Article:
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and we're about back to even: 3 wins apiece; 8 homers apiece; mets with 26 runs to the cards' 25.

it comes down to suppan vs all the rags and tags of the new york pitching staff. heading into the series, i thought suppan had a chance to play a decisive role; now more so than ever. a win tonight and he's the series mvp. the cardinals don't have any other candidate for that honor -- albert's still stuck on 1 rbi (though he's got his batting avg up to .350); he got his 2d at-bat with RISP of the series last night and was intentionally walked. aside from him and molina, every cardinal regular is hitting .250 or lower.

rolen finally got an extra-base hit last night, his first of the postseason. i think he'll be in there tonight vs perez, to the chagrin of much of the fan base; his understudy, spiezio, has never hit left-handers with authority -- only 3 extra-base hits (no homers) in 87 at-bats vs them this year -- and he went 0-3 vs perez in game 4. he's a big-game player, to be sure, and he's healthier than rolen, but it doesn't set up particularly well for speeze tonight. rolen, impaired though he is, has still managed a .350 obp in this series; i'd start him, bat him 7th, and be prepared to pinch-hit should the circumstances warrant. in the outfield, la russa might be tempted to start the suddenly unstoppable so taguchi over preston wilson; gooch has more plate discipline and better on-base skills than wilson, and he's swinging the hotter bat. he is 5 for 17 lifetime against perez.

the cardinal franchise has appeared in 13 game 7s, second only to the yankees; st louis is 9-4 in those games. toss in the do-or-die game 5 in the 2001 nlds, and the team has gone 9-5 in series deciders. this will be the fourth game 7 for the met franchise; they've won once in 3 previous tries. many of the guys on the cardinal roster have already played in -- and won -- at least one winner-take-all game. the list begins with tonight's starting pitcher, mr suppan, the winning pitcher in game 7 of the 2004 nlcs. the mv3s all played behind supps in that game 7, and molina and gooch watched it from the bench. spiezio and eckstein played in game 7 of the 2002 world series; encarnacion appeared late, as a defensive replacement, in game 7 of the 2003 nlcs in chicago. for the mets, i think beltran is the only position player who's been in this position before; he appeared against suppan in game 7 of 2004 (he went 0 for 3 with a walk). tom glavine is the dean of game 7s -- he's pitched in one (1996, beating the cardinals) and been in uniform for three others.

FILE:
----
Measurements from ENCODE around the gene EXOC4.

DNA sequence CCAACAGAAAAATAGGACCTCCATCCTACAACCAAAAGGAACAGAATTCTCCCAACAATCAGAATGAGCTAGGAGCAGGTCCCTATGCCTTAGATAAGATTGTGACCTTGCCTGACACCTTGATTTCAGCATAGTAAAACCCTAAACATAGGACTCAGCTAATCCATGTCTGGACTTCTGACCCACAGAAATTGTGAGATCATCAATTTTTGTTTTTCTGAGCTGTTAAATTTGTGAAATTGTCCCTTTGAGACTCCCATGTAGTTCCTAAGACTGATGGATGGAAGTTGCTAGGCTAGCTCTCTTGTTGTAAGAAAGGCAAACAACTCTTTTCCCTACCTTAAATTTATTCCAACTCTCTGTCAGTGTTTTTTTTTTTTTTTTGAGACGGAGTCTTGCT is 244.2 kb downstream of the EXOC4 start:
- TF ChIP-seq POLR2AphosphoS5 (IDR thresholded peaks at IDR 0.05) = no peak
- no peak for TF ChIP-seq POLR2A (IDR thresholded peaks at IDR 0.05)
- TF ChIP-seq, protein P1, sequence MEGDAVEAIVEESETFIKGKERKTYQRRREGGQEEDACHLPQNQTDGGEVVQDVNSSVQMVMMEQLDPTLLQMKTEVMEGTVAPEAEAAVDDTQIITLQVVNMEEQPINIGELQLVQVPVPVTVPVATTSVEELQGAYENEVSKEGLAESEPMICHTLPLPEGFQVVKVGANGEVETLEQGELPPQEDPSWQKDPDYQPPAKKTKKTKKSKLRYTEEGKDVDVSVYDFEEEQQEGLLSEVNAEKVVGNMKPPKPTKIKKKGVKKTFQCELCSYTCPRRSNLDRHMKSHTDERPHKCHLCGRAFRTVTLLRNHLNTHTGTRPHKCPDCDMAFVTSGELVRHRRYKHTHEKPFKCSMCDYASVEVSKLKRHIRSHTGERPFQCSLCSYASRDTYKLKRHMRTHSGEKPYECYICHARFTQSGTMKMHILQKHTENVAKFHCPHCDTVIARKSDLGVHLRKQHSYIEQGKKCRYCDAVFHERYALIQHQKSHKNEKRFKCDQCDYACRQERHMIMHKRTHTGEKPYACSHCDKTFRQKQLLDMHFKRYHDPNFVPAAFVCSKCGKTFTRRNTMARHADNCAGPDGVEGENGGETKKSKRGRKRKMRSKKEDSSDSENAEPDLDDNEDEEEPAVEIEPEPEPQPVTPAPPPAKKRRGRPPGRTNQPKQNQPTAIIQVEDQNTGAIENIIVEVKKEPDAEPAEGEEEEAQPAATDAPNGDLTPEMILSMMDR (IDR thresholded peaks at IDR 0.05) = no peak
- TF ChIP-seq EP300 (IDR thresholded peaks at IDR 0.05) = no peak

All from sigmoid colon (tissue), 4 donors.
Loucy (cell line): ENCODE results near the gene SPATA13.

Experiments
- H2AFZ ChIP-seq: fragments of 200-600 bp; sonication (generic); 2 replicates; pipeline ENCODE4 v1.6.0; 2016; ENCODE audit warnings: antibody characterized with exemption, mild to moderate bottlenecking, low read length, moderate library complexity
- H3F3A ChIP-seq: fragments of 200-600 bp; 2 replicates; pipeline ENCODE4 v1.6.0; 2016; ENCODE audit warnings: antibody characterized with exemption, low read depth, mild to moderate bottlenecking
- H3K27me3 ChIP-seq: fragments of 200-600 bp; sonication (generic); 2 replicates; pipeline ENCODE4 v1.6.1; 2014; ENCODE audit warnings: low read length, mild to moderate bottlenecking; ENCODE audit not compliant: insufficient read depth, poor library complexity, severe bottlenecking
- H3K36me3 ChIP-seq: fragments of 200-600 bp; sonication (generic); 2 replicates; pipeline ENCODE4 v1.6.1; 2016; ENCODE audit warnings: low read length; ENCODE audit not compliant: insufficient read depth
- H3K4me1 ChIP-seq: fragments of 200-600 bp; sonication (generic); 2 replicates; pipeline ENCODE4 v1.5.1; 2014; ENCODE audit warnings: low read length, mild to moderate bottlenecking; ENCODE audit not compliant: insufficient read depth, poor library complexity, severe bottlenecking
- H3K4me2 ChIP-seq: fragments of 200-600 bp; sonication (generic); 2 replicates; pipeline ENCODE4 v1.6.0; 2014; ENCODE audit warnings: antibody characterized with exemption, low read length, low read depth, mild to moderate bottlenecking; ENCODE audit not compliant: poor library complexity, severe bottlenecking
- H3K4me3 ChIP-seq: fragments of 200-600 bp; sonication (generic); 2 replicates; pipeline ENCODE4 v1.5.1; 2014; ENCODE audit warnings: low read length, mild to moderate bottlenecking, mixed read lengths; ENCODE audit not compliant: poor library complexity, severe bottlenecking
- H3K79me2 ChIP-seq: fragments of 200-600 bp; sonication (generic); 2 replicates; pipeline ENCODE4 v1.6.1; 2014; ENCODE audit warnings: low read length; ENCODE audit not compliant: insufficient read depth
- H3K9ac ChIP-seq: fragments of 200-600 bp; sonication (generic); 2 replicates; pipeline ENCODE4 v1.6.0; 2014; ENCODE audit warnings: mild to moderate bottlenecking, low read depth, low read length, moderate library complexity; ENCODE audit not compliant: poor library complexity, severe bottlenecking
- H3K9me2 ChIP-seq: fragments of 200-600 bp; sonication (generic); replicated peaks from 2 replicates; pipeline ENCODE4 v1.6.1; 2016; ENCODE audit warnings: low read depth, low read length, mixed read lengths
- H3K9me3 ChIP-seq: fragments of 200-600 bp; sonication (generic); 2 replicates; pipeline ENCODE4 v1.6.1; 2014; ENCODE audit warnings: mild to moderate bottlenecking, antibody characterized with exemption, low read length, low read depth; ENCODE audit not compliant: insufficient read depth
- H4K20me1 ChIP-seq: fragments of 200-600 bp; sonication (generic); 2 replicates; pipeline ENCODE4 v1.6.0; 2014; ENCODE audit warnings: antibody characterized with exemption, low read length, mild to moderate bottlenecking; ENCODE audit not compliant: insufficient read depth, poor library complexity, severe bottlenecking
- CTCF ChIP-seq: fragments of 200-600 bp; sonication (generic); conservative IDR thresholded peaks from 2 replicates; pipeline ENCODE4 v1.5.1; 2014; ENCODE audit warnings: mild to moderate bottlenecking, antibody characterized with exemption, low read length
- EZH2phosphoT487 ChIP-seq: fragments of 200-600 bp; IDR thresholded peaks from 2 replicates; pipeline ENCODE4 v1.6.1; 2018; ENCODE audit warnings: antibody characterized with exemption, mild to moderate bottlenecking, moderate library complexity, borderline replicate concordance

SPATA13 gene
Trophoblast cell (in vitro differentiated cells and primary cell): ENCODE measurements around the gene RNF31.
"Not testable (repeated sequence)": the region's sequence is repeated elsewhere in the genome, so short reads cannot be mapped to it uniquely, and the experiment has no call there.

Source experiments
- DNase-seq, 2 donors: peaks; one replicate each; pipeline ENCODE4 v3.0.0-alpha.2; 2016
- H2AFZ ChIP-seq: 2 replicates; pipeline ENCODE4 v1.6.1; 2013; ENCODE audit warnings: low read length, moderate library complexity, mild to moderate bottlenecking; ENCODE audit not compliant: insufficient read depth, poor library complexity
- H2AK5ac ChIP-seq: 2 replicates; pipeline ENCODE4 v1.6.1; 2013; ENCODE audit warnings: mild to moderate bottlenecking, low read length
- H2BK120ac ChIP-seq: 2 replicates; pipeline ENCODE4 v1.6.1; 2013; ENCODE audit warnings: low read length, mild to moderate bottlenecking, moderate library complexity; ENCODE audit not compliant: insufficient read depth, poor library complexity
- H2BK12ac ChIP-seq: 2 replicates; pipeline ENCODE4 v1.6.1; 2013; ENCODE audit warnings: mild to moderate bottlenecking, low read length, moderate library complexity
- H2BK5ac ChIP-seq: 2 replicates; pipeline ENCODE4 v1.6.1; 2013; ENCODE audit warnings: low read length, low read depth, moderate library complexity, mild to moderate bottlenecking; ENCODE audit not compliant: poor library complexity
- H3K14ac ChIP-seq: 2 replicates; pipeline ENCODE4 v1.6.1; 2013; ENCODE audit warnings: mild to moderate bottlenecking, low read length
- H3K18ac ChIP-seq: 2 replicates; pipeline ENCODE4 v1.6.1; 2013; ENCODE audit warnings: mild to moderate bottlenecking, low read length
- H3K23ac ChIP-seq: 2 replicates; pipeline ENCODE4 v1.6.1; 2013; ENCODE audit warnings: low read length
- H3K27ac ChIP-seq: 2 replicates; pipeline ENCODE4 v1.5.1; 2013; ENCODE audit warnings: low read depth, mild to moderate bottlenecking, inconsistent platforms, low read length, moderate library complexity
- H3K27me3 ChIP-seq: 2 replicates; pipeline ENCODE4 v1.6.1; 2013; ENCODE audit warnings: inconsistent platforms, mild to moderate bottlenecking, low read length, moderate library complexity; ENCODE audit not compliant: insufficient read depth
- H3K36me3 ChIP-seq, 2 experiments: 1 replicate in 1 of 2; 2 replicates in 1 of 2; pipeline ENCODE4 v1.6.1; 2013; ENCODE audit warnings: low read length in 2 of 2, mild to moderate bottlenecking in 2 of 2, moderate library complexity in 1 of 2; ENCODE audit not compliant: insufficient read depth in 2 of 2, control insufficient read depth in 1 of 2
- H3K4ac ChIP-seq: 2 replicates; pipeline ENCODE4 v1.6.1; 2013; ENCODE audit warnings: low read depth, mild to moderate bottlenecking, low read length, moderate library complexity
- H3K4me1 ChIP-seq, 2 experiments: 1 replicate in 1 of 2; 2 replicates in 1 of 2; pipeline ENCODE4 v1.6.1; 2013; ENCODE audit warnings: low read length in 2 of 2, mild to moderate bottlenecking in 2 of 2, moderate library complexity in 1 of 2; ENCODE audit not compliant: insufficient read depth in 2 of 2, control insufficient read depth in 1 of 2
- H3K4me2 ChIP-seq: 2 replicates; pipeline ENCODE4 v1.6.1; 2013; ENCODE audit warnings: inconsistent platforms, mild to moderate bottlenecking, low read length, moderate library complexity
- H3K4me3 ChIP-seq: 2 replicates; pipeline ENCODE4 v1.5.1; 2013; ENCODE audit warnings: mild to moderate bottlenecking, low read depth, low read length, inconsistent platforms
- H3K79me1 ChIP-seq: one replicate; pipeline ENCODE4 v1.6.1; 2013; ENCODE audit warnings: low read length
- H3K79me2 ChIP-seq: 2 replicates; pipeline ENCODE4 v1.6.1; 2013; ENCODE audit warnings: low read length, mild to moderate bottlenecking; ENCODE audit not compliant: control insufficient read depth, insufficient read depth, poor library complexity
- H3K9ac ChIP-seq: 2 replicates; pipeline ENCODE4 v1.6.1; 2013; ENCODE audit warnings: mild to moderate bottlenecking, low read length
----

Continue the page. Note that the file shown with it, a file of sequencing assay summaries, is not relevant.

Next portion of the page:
miklasz likes the tone la russa is setting for his players:

"You play a Game 7 in a best-of-seven series. It's an experience you'll never forget. It will be one of the most enjoyable things, especially if you do it right as far as getting ready and doing the best you can."
the newer, looser tony; don't think too much, just play it off and see what you end up with. i like the attitude. cardnilly strikes a similar chord in this morning's post:
The beautiful and the terrible thing about baseball is that good teams will lose a third of the time, and bad teams will win a third of the time. The only thing the players can really control is the amount and intensity of effort they pour into the game. So long as the effort is genuine, we Cardinal fans (and I think most fans everywhere) are willing to accept the result for what it is. Someone has to win, someone has to lose -- all we as fans can reasonably ask for is that everyone competes as hard as he can.
amen; well said. as for me, i must simply be getting too old for this stuff. i've seen the team win in october, and i've seen them lose; and neither winning nor losing has ultimately had any real impact on my life. whatever the result, i'm always the same person on the same journey. watching the cards win is great fun; losing, not so much. but it really is only an engrossing diversion --- just a game.

they will play one tonight, and i'll be glued to the set just like you; here's hoping our boys win it.